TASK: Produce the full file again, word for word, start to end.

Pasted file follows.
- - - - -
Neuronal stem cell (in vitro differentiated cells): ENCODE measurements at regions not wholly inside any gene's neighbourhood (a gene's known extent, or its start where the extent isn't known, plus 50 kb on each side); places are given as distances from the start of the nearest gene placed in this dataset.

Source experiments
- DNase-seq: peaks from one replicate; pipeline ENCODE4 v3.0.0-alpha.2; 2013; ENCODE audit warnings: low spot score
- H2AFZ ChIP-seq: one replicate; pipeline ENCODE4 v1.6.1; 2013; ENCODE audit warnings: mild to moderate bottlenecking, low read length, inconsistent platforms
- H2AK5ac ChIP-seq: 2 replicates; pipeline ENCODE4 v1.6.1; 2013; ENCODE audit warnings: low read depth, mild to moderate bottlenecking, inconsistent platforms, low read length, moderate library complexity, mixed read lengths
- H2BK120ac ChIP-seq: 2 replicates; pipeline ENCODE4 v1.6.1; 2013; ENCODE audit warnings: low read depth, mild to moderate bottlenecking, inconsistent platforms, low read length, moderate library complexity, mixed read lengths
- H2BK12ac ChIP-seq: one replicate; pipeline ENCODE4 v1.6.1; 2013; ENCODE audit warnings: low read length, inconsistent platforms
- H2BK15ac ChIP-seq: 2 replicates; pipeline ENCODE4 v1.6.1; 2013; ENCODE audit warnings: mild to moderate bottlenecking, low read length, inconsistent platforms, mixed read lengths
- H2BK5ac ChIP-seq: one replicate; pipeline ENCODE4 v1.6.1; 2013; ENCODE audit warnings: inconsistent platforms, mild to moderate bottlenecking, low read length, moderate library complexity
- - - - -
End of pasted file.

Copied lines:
Neuronal stem cell (in vitro differentiated cells): ENCODE measurements at regions not wholly inside any gene's neighbourhood (a gene's known extent, or its start where the extent isn't known, plus 50 kb on each side); places are given as distances from the start of the nearest gene placed in this dataset.

Source experiments
- DNase-seq: peaks from one replicate; pipeline ENCODE4 v3.0.0-alpha.2; 2013; ENCODE audit warnings: low spot score
- H2AFZ ChIP-seq: one replicate; pipeline ENCODE4 v1.6.1; 2013; ENCODE audit warnings: mild to moderate bottlenecking, low read length, inconsistent platforms
- H2AK5ac ChIP-seq: 2 replicates; pipeline ENCODE4 v1.6.1; 2013; ENCODE audit warnings: low read depth, mild to moderate bottlenecking, inconsistent platforms, low read length, moderate library complexity, mixed read lengths
- H2BK120ac ChIP-seq: 2 replicates; pipeline ENCODE4 v1.6.1; 2013; ENCODE audit warnings: low read depth, mild to moderate bottlenecking, inconsistent platforms, low read length, moderate library complexity, mixed read lengths
- H2BK12ac ChIP-seq: one replicate; pipeline ENCODE4 v1.6.1; 2013; ENCODE audit warnings: low read length, inconsistent platforms
- H2BK15ac ChIP-seq: 2 replicates; pipeline ENCODE4 v1.6.1; 2013; ENCODE audit warnings: mild to moderate bottlenecking, low read length, inconsistent platforms, mixed read lengths
- H2BK5ac ChIP-seq: one replicate; pipeline ENCODE4 v1.6.1; 2013; ENCODE audit warnings: inconsistent platforms, mild to moderate bottlenecking, low read length, moderate library complexity